I’m not the best when it comes to details. I can’t remember the finite moments of a conversation or event, which frustrates the crap out of my dear friend Heidi. (“I don’t know what he said exactly! He asked me to marry him and I said yes. What more do you need?”) However, every year on June 7th, I ALWAYS remember every single detail of my first day at Merola. Then, I take a stroll down memory lane and remember that luncheon, (and I usually text my dear friend Andy) and I recall what it felt like to stand on that stage for the first time.  I stood on the San Francisco Opera stage and there was not an ounce of vomit in my throat (Again! Progress!) No sweating, and no need to locate the closest ladies room. I knew I belonged there and that I had the invisible support of operatic legends who came before. They were there gently shoving me into the spotlight and reassuring me that I was not alone and that I was in the right place at the right time. I felt calm, which was a welcome feeling considering how much public speaking I had been doing.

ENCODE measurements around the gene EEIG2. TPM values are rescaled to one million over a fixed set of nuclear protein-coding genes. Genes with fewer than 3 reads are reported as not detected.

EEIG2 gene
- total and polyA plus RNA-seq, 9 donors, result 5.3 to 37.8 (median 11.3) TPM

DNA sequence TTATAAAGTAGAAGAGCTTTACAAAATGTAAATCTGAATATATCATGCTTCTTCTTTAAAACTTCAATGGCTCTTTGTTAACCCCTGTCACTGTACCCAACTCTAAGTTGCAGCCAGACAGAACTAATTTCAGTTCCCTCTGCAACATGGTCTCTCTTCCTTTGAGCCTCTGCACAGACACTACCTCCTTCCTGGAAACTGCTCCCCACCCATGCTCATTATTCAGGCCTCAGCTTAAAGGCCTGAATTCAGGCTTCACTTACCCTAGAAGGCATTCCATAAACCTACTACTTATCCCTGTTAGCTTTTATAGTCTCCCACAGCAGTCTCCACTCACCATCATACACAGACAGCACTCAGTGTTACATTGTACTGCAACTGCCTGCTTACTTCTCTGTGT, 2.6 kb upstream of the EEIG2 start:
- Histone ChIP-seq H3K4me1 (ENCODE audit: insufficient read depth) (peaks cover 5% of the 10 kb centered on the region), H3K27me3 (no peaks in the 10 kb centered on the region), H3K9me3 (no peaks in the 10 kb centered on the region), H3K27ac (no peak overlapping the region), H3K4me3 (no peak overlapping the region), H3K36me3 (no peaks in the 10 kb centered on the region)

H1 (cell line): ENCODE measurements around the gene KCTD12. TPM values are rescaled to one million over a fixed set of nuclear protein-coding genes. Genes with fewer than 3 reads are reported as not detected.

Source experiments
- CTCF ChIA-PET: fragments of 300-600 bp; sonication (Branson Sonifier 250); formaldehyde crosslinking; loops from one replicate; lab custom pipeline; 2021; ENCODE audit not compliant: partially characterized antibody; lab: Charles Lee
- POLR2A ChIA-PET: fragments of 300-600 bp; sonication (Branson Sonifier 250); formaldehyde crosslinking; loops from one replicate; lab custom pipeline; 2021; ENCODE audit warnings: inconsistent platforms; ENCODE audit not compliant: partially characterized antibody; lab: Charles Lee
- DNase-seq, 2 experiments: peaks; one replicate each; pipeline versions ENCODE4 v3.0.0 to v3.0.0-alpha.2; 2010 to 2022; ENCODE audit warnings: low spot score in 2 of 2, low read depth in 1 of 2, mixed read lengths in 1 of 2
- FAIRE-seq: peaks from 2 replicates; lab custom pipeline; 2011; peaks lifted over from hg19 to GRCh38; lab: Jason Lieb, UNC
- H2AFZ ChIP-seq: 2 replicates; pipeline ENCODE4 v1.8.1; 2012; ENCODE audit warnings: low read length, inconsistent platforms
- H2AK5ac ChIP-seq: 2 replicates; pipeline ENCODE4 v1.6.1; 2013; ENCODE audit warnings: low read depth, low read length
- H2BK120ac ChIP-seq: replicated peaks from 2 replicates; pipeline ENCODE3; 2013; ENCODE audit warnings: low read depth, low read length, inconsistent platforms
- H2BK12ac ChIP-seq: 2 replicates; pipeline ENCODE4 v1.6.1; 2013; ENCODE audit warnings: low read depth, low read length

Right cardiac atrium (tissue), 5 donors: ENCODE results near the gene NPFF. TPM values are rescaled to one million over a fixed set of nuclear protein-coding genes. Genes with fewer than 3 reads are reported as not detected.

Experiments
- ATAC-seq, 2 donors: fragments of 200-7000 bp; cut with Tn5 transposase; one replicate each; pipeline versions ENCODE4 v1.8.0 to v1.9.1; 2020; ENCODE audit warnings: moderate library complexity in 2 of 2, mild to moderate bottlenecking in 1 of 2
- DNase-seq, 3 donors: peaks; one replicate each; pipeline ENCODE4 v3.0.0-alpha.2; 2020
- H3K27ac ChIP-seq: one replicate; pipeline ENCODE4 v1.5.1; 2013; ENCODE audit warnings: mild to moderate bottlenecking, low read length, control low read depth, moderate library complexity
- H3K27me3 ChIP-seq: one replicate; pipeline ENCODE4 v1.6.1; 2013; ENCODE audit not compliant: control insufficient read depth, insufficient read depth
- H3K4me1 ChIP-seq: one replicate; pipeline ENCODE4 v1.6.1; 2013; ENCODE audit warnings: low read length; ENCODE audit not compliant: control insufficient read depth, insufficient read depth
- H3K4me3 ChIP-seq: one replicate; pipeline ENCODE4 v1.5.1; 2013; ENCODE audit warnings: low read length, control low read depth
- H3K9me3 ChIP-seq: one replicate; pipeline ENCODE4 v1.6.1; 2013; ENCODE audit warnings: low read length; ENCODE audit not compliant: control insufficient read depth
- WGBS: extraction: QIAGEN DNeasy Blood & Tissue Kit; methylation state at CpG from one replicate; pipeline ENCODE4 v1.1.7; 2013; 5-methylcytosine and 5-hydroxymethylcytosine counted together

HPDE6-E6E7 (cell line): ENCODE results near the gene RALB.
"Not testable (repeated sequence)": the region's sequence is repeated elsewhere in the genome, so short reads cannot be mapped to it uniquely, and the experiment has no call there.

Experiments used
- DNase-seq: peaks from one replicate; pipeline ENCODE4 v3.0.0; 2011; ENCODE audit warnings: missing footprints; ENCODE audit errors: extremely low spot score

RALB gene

While I wholly respect and admire the big-wig who scared the crap out of us on day one, I stood on that stage and I thought, “You’re wrong.” Well, not COMPLETELY wrong. Some of those things are partially true, but I think that counsel left out an important piece of the puzzle, which is something my long time teacher, Nancy Hermiston calls, “The Power of Roz.” What does that even mean? I didn’t really know until recently, but to me it means that I can and will do whatever I want at any time and nobody is going to tell me otherwise or get in my way.  I’m not really afraid of all the negative fear inducing crap that everyone tells me over and over, because I’m more interested in the stuff that I’m good at. I’m good at singing. I’m good at performing. I’m good at working my ass off. I’m good at traveling on short notice in a small suitcase, and I’m good at making connections with people that last a lifetime. The rest of it, I don’t really care about because it doesn’t serve me, or my intentions. Besides, all that worry, stress and self-doubt will probably give me wrinkles and I’m not interested in those either. So, I hereby make Roz Power Exclamation Point my own personal mantra. It makes me feel like Xena the Warrior Princess, or She-ra (Princess of Power!) I could use a dose of that kick in the pants confidence booster every once in a while. Who couldn’t? I think every person on this planet needs something like that. Beyonce has her kick-ass alter ego Sasha Fierce, so why can’t we?